from Esquire

Is James Frey the Most Important Writer in America?

He’s an arrogant opportunist who wants to take advantage of talented young writers. Basically, he’s exactly what the publishing industry needs.

By Stephen Marche [more from this author] 

james frey


Antonio Zazueta Olmos

The author of A Million Little Pieces and other works of fiction.

Today is an uplifting, degrading, and all-around confusing time to be a writer in America. Even as creative-writing departments proliferate like bedbugs and each year brings a fresh (and deserving) claimant to the title of Great American Novel (The Emperor’s ChildrenNetherlandFreedom, all great books), content farms are herding the young and determined literati into anonymous sweatshops run by all-seeing, unforgiving masters of metrics. More people want to be writers even as continual technological breakthroughs — Blogspot, Twitter, and tablets of every shape and size — make the future of writing less solid and predictable. The old orders are falling and the new ones have not yet emerged, and worst of all, nobody, it seems, knows how to write about sex anymore. We are in a moment of literary in-betweenness, and into this world of upheaval, to everybody’s surprise, has stepped James Frey, a refugee from the great decade of American fraud, pointing the way up and out like a deranged false prophet. The man has plans.

i am number four

John Bramley/DreamWorks

I Am Number Four, a story about a good-looking teenage alien and his struggle to survive.

It’s hard to believe that it’s been five years since Oprah humiliated Frey on national television. And though he proceeded (sensibly) to make himself scarce for a while, you are going to be reading a lot about him this year, even if you’re not really meaning to. His upcoming novel, The Final Testament of the Holy Bible, follows a man who may or may not be Christ through twenty-first-century Manhattan, and the film version of the best-selling book I Am Number Four will be released in February. The latter is the first fruit of Frey’s publishing venture, Full Fathom Five, the setup of which has caused a minor scandal. Frey finds young writers to “coproduce” commercial young-adult fiction: They write it, he controls it, they can tell their friends and parents that they’ve written a book, and he takes up to 70 percent of the royalties. Frey, at least according to some, trolls the M.F.A. programs in New York rather the way pimps in movies troll Penn Station for farmers’ daughters, but I hesitate to judge his plan. The truth is that anyone who spends $40,000 a year to be taught how to write by writers who cannot make a living by writing, or who imagines that fairness and common sense have anything to do with the publishing industry, could probably use a lesson in how life really works.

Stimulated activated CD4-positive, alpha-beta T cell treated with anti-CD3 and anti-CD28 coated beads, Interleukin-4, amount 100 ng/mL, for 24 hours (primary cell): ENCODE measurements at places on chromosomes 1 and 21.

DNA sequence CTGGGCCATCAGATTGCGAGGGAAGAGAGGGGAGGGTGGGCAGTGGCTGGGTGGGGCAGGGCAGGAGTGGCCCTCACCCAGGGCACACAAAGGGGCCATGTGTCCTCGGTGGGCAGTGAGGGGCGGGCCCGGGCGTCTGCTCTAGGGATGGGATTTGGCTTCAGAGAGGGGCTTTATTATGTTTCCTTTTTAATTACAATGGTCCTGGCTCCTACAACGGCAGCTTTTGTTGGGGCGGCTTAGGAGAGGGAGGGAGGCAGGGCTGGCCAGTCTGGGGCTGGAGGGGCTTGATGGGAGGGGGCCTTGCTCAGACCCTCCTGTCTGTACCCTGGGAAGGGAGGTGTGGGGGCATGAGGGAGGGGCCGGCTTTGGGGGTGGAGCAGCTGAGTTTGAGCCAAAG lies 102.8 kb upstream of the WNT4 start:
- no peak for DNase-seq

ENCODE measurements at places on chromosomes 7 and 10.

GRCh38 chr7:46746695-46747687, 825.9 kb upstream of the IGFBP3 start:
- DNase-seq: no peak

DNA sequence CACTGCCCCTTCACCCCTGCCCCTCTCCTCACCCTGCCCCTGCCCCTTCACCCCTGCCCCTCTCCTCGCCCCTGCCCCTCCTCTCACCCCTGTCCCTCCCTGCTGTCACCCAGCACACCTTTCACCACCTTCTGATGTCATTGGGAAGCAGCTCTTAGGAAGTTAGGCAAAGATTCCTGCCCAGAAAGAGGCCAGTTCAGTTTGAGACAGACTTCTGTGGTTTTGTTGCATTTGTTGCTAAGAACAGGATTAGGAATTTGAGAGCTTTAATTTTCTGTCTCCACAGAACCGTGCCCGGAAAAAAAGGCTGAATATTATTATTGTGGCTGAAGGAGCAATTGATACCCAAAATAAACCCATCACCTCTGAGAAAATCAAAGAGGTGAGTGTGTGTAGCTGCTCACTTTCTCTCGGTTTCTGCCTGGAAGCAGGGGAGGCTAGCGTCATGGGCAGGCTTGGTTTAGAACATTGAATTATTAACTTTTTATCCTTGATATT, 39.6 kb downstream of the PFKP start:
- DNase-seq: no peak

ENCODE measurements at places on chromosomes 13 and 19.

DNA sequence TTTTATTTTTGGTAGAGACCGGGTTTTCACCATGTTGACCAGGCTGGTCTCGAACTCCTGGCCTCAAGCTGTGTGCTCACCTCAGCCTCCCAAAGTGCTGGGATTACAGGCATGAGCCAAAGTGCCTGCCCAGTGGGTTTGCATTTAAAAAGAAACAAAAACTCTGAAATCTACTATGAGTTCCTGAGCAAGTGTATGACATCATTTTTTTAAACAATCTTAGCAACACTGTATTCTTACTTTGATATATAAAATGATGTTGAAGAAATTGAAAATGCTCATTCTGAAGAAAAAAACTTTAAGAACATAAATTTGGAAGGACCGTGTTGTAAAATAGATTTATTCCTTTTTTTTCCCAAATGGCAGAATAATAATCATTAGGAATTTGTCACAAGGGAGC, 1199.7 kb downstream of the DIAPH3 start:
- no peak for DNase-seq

hemingway and mailer

(Hemingway) Archivo Castillo Puche/EFE/Corbis; (Mailer) Interfoto/Alamy

Hemingway and Mailer are among Frey’s idols.

Which leads me to the only thing I really like about Frey: his arrogance. He unblushingly compares himself to some of the greats (Hemingway, Mailer) and believes that his new young-adult production scheme is like the work of Jeff Koons or Ai Weiwei, who both hire workers to produce their oversized art. We haven’t heard this kind of boldness from a writer, this claim to an inheritance of a grand tradition, since Norman Mailer died. The best writers now are humble to the point of insanity. Before he went on his Freedom book tour, Jonathan Franzen told Terry Gross on NPR that he just hoped to hand-sell a few copies at local bookstores. (He ended up on the cover of Time.) The younger generation, meanwhile, seems to come in two flavors: the earnestly meek (Jonathan Safran Foer, Dave Eggers, Jonathan Lethem) and the ironically meek (Gary Shteyngart, Sam Lipsyte, Joshua Ferris). The danger of all this — and it is a real danger — is that their meekness will be taken seriously, and that writing will then be accepted as the natural domain for losers. The world today is filled with graying men who became writers so they could follow in the swaggering footsteps of Mailer, Bellow, and the other giant egos of postwar American letters. But how many young men today read, say, Jonathan Safran Foer’s dollhouse fiction and say, That’s what I want to do with my life?

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